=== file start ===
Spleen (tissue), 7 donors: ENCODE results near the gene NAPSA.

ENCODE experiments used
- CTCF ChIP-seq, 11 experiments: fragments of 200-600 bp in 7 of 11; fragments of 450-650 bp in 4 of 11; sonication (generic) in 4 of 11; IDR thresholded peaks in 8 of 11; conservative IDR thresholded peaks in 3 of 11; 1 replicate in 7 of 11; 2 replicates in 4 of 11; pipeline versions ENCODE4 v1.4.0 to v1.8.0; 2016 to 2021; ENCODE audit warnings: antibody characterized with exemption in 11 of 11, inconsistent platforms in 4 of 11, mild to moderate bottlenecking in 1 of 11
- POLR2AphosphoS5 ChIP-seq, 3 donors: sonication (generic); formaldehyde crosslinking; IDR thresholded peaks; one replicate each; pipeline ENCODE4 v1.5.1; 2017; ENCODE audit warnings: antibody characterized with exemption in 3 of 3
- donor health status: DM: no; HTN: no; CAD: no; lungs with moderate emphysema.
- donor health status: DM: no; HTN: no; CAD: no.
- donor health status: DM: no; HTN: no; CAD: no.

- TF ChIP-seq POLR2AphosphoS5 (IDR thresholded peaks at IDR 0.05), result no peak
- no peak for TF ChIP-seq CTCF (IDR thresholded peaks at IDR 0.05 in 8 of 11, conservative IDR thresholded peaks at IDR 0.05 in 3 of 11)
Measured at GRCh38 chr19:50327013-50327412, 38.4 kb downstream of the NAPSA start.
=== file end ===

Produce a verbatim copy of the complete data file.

Spleen (tissue), 7 donors: ENCODE results near the gene NAPSA.

ENCODE experiments used
- CTCF ChIP-seq, 11 experiments: fragments of 200-600 bp in 7 of 11; fragments of 450-650 bp in 4 of 11; sonication (generic) in 4 of 11; IDR thresholded peaks in 8 of 11; conservative IDR thresholded peaks in 3 of 11; 1 replicate in 7 of 11; 2 replicates in 4 of 11; pipeline versions ENCODE4 v1.4.0 to v1.8.0; 2016 to 2021; ENCODE audit warnings: antibody characterized with exemption in 11 of 11, inconsistent platforms in 4 of 11, mild to moderate bottlenecking in 1 of 11
- POLR2AphosphoS5 ChIP-seq, 3 donors: sonication (generic); formaldehyde crosslinking; IDR thresholded peaks; one replicate each; pipeline ENCODE4 v1.5.1; 2017; ENCODE audit warnings: antibody characterized with exemption in 3 of 3
- donor health status: DM: no; HTN: no; CAD: no; lungs with moderate emphysema.
- donor health status: DM: no; HTN: no; CAD: no.
- donor health status: DM: no; HTN: no; CAD: no.

- TF ChIP-seq POLR2AphosphoS5 (IDR thresholded peaks at IDR 0.05), result no peak
- no peak for TF ChIP-seq CTCF (IDR thresholded peaks at IDR 0.05 in 8 of 11, conservative IDR thresholded peaks at IDR 0.05 in 3 of 11)
Measured at GRCh38 chr19:50327013-50327412, 38.4 kb downstream of the NAPSA start.